Swan River School News


Warrior Palooza

Suspended two feet off the ground only by silvery strands of duct tape, Mrs.Goff was tightly held to the gymnasium wall. Students and parents cheered for a few seconds until chairs were placed back under her feet.

The crowd dispersed as the smell of dinner and buttery popcorn filled the air. Students chased each other across the blanket-and-pillow covered gym floor, watched by their parents.

Others were waiting patiently in line or eating chili and other dishes provided by parents in the noisy cafeteria. Friday, Feb. 9, brought another Warrior Palooza to Swan River School.

This annual family event, put on by Swan River School’s PTO, is full of fun, fresh popcorn, and a movie.

Each year at the Warrior Palooza, a specific cause is highlighted. Past years have been centered around helping the Food Bank. To help this organization, students brought cans of food that would later be donated to the Food Bank. For each can of food brought by the students a piece of duct tape was given to them to tape one of the staff members to the wall, much like the librarian, Mrs.Goff.

This year, however, was a bit different than the last. Instead of donating to the Food Bank, the focus was on the local animal shelter. Spare change was brought by the students to be exchanged for a piece of duct tape.

At this year’s Warrior Palooza, the students watched the movie Shaggy Dog. To select this movie, a school wide poll was taken with the options were Rocket Dog, Shaggy Dog and Homeward Bound.

In letting the students vote on the movie they want, it allows them to look forward to the Warrior Palooza even more.

On the lines of the organization that would receive the money, the movies were all animal based. In all, everyone who attended the Warrior Palooza had a great time! (Soraya Brevik is an Swan River School Eighth-Grade Student.)

Swan River kids go shoooshing

Racing down the hill, icy wind blows against faces. Suddenly, a ski is pulled from under a unsuspecting skier. Once flying over the trail, now they are sprawled on the ground, poles and help are just out of reach now. Legs twisted at unearthly angles, with horizontal stilts attached to their feet, it’s nearly impossible to get back up.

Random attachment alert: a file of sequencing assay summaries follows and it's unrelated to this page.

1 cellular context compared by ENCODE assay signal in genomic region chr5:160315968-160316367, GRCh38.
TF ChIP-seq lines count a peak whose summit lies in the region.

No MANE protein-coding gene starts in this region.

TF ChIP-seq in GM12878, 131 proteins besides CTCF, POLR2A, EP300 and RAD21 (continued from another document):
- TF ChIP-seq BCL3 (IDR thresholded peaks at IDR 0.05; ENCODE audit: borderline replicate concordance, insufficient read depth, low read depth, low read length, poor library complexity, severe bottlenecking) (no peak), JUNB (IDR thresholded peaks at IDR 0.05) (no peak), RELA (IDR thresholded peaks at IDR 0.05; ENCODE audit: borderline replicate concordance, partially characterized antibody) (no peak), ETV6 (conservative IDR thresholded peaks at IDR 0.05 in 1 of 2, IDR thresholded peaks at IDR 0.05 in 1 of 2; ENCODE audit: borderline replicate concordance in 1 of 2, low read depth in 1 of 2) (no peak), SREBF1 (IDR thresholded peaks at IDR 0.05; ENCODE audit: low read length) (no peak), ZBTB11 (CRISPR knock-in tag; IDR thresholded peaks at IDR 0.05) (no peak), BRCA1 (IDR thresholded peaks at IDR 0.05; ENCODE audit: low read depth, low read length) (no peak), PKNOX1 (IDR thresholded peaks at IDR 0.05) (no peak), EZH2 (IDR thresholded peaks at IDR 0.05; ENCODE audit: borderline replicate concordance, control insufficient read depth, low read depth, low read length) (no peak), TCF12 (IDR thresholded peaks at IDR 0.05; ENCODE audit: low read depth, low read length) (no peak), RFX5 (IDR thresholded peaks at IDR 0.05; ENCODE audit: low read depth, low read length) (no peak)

This matched the story for most of the middle school students who dared to brave the hill on the Little Jewel trail at Jewel Basin.

Throughout the day, the SRS middle schoolers pulled on cross country boots and tested out pairs of skis. Loading up the equipment and students came next and they were off. The trip for the seventh and sixth graders was delayed for an hour since the frigid morning air became too cold. For the eighth graders however, the hours after lunch were the best hours to ski.

When the eighth graders arrived to Jewel Basin, one of the roughest parts of the trip commenced with trying to unload the skis and poles. Students pushed and shoved, trying to be the first with skis on. After the students had skis on their feet and poles in their hands, they started with a practice run around a tree near the entrance of Jewel Basin.

At last, as each student rounded the tree for the fourth time, the whole group proceeded to go on a loop. A few of the students fell on the way, but most stayed upright as they skied across flat ground. As the group reached the end of the loop, a race took place. A few students went off the trail, back to where they started, and the rest followed the trail back.

At the starting point, the students took off their skis and grabbed cups of hot chocolate which steamed in the cold afternoon air. Skis were sticking out from the snow as were poles. A couple students skied down the hill next to the starting point before the group was gathered together to go to the Little Jewel.

Students trekked up the steep hill. Others stayed behind to watch them as they came flying down the hill. Some fell and others tried to go on small jumps. Students trekked up the hill and came back down several times. Finally, when everyone had enough, or not enough, of going down the hill, they skied back to the starting point. There, a fire was started and marshmallows were soon roasting and chocolate and graham crackers were passed out to the students. Skis were taken off and students laughed and talked. Even a marshmallow roasting contest occurred between a few of the students.

Around 2:35pm, skis and other belongings were packed up and loaded up into the bus and the students returned to the school. The skis and poles were put back into the shed and the students took off their shoes and other wet snow clothes to finish the rest of the day.

The students are able to go on this trip each year without even needing to bring their own skis, poles or cross country boots. This equipment is provided and owned by the school for the students to use. During Physical or Outdoor education, students get on shoes that fit them and go out to the shed to find skis and poles. The boots and skis are available to the students and allow students to try a new way to ski. Even if some don’t love cross country skiing, it is a good way to get exercise and have fun.


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